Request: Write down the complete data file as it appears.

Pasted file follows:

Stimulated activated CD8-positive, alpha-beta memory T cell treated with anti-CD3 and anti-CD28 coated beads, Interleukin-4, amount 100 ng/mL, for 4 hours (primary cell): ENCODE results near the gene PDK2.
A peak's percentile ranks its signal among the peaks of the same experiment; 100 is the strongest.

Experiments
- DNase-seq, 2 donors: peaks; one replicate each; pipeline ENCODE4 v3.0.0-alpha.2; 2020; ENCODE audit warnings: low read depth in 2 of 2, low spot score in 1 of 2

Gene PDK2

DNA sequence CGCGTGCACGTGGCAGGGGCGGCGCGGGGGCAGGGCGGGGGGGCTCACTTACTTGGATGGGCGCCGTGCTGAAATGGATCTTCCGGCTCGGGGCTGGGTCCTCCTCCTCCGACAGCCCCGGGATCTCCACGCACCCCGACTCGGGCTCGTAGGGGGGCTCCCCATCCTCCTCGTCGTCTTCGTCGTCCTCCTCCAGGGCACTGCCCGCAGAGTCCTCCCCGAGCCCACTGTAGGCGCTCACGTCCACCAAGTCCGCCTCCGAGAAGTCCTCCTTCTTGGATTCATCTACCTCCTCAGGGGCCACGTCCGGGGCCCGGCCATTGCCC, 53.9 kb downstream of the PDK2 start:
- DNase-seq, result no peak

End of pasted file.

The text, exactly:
Stimulated activated CD8-positive, alpha-beta memory T cell treated with anti-CD3 and anti-CD28 coated beads, Interleukin-4, amount 100 ng/mL, for 4 hours (primary cell): ENCODE results near the gene PDK2.
A peak's percentile ranks its signal among the peaks of the same experiment; 100 is the strongest.

Experiments
- DNase-seq, 2 donors: peaks; one replicate each; pipeline ENCODE4 v3.0.0-alpha.2; 2020; ENCODE audit warnings: low read depth in 2 of 2, low spot score in 1 of 2

Gene PDK2

DNA sequence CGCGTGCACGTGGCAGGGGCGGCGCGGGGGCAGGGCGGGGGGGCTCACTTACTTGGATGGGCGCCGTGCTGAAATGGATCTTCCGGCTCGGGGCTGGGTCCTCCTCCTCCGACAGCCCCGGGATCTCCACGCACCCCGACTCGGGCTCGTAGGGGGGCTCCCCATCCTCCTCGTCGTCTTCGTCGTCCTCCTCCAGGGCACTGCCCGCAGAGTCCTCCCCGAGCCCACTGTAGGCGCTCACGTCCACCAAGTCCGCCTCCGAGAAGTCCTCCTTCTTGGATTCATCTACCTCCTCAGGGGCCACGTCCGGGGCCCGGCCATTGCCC, 53.9 kb downstream of the PDK2 start:
- DNase-seq, result no peak